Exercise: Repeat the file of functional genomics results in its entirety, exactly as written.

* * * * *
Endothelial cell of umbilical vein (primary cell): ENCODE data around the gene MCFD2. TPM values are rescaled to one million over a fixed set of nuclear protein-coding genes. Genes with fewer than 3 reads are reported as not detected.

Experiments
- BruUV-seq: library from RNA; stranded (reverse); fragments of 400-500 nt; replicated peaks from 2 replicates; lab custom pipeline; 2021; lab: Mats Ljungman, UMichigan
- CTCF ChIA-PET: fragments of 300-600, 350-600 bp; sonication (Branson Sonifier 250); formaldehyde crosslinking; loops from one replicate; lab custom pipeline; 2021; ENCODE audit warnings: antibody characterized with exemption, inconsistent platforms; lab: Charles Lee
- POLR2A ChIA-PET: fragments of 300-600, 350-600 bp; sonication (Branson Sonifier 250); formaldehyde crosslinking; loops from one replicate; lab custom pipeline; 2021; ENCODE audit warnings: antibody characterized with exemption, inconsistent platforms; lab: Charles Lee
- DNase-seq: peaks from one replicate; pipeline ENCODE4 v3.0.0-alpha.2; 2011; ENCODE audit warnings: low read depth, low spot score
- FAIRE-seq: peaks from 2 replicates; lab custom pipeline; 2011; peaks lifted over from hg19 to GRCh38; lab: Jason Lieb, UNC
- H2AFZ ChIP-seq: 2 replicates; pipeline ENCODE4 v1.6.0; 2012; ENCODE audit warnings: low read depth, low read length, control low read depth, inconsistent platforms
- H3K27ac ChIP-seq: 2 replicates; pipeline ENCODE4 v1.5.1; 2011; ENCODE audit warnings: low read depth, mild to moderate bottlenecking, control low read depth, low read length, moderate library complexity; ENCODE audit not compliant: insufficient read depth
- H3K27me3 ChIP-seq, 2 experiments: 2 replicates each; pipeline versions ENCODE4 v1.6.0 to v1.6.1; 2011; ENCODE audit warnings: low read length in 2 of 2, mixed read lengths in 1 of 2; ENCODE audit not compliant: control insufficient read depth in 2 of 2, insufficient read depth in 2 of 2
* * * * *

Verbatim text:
Endothelial cell of umbilical vein (primary cell): ENCODE data around the gene MCFD2. TPM values are rescaled to one million over a fixed set of nuclear protein-coding genes. Genes with fewer than 3 reads are reported as not detected.

Experiments
- BruUV-seq: library from RNA; stranded (reverse); fragments of 400-500 nt; replicated peaks from 2 replicates; lab custom pipeline; 2021; lab: Mats Ljungman, UMichigan
- CTCF ChIA-PET: fragments of 300-600, 350-600 bp; sonication (Branson Sonifier 250); formaldehyde crosslinking; loops from one replicate; lab custom pipeline; 2021; ENCODE audit warnings: antibody characterized with exemption, inconsistent platforms; lab: Charles Lee
- POLR2A ChIA-PET: fragments of 300-600, 350-600 bp; sonication (Branson Sonifier 250); formaldehyde crosslinking; loops from one replicate; lab custom pipeline; 2021; ENCODE audit warnings: antibody characterized with exemption, inconsistent platforms; lab: Charles Lee
- DNase-seq: peaks from one replicate; pipeline ENCODE4 v3.0.0-alpha.2; 2011; ENCODE audit warnings: low read depth, low spot score
- FAIRE-seq: peaks from 2 replicates; lab custom pipeline; 2011; peaks lifted over from hg19 to GRCh38; lab: Jason Lieb, UNC
- H2AFZ ChIP-seq: 2 replicates; pipeline ENCODE4 v1.6.0; 2012; ENCODE audit warnings: low read depth, low read length, control low read depth, inconsistent platforms
- H3K27ac ChIP-seq: 2 replicates; pipeline ENCODE4 v1.5.1; 2011; ENCODE audit warnings: low read depth, mild to moderate bottlenecking, control low read depth, low read length, moderate library complexity; ENCODE audit not compliant: insufficient read depth
- H3K27me3 ChIP-seq, 2 experiments: 2 replicates each; pipeline versions ENCODE4 v1.6.0 to v1.6.1; 2011; ENCODE audit warnings: low read length in 2 of 2, mixed read lengths in 1 of 2; ENCODE audit not compliant: control insufficient read depth in 2 of 2, insufficient read depth in 2 of 2